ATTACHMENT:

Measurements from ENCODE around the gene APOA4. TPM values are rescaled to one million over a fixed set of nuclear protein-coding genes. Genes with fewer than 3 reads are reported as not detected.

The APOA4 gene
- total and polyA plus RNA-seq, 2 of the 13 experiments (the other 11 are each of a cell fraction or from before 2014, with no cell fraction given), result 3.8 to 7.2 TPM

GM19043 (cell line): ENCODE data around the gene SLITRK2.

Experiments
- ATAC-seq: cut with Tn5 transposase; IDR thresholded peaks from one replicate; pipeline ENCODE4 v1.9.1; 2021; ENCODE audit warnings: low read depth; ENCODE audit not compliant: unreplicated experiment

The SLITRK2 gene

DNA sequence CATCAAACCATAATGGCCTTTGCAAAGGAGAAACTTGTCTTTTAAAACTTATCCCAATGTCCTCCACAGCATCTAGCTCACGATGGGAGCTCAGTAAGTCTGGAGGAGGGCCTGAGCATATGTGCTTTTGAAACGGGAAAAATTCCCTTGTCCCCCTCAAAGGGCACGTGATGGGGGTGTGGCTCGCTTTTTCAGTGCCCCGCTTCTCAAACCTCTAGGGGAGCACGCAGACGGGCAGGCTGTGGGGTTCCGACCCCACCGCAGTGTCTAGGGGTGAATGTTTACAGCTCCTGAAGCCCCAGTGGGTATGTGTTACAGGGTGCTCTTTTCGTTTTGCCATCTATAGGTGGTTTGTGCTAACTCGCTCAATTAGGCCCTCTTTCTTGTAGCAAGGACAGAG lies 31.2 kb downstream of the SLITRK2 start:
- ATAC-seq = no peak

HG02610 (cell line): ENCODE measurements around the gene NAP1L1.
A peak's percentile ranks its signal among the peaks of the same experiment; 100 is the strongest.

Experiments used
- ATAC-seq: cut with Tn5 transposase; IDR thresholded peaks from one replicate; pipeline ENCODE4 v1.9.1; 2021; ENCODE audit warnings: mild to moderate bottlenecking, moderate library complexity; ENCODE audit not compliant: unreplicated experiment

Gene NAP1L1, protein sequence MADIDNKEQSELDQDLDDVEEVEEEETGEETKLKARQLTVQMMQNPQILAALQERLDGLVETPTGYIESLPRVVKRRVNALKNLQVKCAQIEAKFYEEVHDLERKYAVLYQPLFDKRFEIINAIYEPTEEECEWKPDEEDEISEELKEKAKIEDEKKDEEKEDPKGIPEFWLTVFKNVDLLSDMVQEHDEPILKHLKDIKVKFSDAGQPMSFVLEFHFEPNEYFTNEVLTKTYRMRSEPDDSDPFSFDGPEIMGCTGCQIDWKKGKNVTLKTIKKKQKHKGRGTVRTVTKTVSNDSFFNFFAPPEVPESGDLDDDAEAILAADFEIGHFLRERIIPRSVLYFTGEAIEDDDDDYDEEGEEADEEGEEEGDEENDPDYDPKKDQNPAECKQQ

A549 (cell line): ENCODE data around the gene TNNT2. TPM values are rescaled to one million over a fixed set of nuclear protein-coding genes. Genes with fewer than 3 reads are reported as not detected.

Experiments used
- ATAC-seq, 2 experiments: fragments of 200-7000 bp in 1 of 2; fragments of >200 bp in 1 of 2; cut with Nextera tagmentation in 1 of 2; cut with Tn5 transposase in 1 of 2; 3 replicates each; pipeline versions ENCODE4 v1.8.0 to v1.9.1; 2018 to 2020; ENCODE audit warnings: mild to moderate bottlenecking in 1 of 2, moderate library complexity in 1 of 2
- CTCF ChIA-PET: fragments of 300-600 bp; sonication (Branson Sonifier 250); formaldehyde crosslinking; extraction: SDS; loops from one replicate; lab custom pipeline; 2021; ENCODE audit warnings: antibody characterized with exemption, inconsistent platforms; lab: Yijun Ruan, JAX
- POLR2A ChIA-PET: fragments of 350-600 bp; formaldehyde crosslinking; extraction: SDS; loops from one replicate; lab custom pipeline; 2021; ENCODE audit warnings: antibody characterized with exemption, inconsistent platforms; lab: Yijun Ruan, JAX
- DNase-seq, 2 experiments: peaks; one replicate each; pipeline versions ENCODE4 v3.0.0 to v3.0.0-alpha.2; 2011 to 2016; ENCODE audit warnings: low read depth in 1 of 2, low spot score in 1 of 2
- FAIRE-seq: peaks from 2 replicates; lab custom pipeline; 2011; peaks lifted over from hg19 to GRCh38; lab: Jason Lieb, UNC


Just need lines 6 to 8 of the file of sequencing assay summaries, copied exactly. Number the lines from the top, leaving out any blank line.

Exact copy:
- ATAC-seq: cut with Tn5 transposase; IDR thresholded peaks from one replicate; pipeline ENCODE4 v1.9.1; 2021; ENCODE audit warnings: low read depth; ENCODE audit not compliant: unreplicated experiment

The SLITRK2 gene

DNA sequence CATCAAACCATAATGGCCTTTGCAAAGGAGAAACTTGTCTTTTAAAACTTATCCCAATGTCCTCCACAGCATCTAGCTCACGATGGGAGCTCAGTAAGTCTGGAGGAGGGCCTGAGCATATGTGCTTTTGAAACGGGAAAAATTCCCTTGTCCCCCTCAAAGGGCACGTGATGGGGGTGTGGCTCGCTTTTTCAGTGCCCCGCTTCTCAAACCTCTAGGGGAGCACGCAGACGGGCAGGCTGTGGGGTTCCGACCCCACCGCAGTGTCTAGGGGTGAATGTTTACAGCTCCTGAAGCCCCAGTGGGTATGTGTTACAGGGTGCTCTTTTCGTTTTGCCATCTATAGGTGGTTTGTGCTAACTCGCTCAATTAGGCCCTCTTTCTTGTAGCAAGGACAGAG lies 31.2 kb downstream of the SLITRK2 start: